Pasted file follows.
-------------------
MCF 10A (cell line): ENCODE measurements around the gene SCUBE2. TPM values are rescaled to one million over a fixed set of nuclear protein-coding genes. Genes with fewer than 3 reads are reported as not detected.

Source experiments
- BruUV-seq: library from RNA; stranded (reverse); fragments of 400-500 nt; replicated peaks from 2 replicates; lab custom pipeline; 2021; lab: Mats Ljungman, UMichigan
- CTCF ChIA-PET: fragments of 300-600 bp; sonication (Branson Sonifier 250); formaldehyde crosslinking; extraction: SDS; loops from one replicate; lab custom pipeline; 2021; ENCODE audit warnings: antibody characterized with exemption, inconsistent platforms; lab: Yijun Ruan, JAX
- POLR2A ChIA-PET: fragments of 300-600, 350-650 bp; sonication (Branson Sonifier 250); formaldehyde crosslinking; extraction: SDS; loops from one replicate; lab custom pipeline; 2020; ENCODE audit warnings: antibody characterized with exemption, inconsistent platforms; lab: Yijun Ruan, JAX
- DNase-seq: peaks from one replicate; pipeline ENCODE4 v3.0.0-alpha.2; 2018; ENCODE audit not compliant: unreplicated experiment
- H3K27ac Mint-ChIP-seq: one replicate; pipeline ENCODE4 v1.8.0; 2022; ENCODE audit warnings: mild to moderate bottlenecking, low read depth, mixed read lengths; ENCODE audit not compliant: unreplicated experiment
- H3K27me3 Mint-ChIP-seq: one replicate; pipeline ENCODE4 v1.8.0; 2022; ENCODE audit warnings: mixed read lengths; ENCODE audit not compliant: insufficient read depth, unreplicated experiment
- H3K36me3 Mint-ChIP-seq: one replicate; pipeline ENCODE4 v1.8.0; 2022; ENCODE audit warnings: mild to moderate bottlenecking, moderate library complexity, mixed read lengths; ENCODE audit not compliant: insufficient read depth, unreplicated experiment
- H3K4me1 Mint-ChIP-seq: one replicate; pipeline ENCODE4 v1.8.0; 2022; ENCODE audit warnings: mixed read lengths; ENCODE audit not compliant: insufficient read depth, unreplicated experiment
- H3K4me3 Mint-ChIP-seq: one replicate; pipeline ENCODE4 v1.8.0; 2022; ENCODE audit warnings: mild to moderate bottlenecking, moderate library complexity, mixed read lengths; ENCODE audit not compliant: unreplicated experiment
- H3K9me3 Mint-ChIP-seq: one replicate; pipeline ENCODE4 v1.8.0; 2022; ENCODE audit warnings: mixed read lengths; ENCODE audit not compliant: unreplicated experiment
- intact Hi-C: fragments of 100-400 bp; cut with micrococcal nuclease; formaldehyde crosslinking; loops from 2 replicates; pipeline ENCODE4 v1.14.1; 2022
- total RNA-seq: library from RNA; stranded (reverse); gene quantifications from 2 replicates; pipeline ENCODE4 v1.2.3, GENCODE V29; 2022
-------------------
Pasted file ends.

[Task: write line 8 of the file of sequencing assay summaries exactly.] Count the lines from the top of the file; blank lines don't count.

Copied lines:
- H3K27me3 Mint-ChIP-seq: one replicate; pipeline ENCODE4 v1.8.0; 2022; ENCODE audit warnings: mixed read lengths; ENCODE audit not compliant: insufficient read depth, unreplicated experiment